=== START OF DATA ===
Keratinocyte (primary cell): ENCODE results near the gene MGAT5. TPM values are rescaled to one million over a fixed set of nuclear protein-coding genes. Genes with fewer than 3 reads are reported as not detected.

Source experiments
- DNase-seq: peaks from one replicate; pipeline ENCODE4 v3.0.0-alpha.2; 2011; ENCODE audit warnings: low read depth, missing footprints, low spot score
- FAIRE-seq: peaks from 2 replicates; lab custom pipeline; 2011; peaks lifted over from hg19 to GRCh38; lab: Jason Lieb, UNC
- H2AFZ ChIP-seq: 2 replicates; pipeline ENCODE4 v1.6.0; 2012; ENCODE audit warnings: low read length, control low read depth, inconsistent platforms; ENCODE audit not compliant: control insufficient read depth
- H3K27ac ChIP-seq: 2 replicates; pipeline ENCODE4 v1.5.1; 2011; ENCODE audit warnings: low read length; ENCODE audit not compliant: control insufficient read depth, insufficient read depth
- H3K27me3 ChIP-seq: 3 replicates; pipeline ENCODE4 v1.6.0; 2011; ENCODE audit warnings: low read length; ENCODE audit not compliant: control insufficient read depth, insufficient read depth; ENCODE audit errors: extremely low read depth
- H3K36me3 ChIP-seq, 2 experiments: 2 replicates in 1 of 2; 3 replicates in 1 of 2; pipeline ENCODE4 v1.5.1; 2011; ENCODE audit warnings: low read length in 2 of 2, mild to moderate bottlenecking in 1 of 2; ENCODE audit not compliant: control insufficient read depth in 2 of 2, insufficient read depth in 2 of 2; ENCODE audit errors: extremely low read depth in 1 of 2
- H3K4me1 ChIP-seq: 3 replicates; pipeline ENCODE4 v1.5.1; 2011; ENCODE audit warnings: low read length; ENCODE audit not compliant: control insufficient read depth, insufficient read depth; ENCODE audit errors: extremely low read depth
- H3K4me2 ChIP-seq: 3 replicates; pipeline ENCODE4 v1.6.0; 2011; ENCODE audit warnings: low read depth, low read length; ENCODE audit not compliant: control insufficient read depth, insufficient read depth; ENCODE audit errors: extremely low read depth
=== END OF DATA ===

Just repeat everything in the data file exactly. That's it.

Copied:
Keratinocyte (primary cell): ENCODE results near the gene MGAT5. TPM values are rescaled to one million over a fixed set of nuclear protein-coding genes. Genes with fewer than 3 reads are reported as not detected.

Source experiments
- DNase-seq: peaks from one replicate; pipeline ENCODE4 v3.0.0-alpha.2; 2011; ENCODE audit warnings: low read depth, missing footprints, low spot score
- FAIRE-seq: peaks from 2 replicates; lab custom pipeline; 2011; peaks lifted over from hg19 to GRCh38; lab: Jason Lieb, UNC
- H2AFZ ChIP-seq: 2 replicates; pipeline ENCODE4 v1.6.0; 2012; ENCODE audit warnings: low read length, control low read depth, inconsistent platforms; ENCODE audit not compliant: control insufficient read depth
- H3K27ac ChIP-seq: 2 replicates; pipeline ENCODE4 v1.5.1; 2011; ENCODE audit warnings: low read length; ENCODE audit not compliant: control insufficient read depth, insufficient read depth
- H3K27me3 ChIP-seq: 3 replicates; pipeline ENCODE4 v1.6.0; 2011; ENCODE audit warnings: low read length; ENCODE audit not compliant: control insufficient read depth, insufficient read depth; ENCODE audit errors: extremely low read depth
- H3K36me3 ChIP-seq, 2 experiments: 2 replicates in 1 of 2; 3 replicates in 1 of 2; pipeline ENCODE4 v1.5.1; 2011; ENCODE audit warnings: low read length in 2 of 2, mild to moderate bottlenecking in 1 of 2; ENCODE audit not compliant: control insufficient read depth in 2 of 2, insufficient read depth in 2 of 2; ENCODE audit errors: extremely low read depth in 1 of 2
- H3K4me1 ChIP-seq: 3 replicates; pipeline ENCODE4 v1.5.1; 2011; ENCODE audit warnings: low read length; ENCODE audit not compliant: control insufficient read depth, insufficient read depth; ENCODE audit errors: extremely low read depth
- H3K4me2 ChIP-seq: 3 replicates; pipeline ENCODE4 v1.6.0; 2011; ENCODE audit warnings: low read depth, low read length; ENCODE audit not compliant: control insufficient read depth, insufficient read depth; ENCODE audit errors: extremely low read depth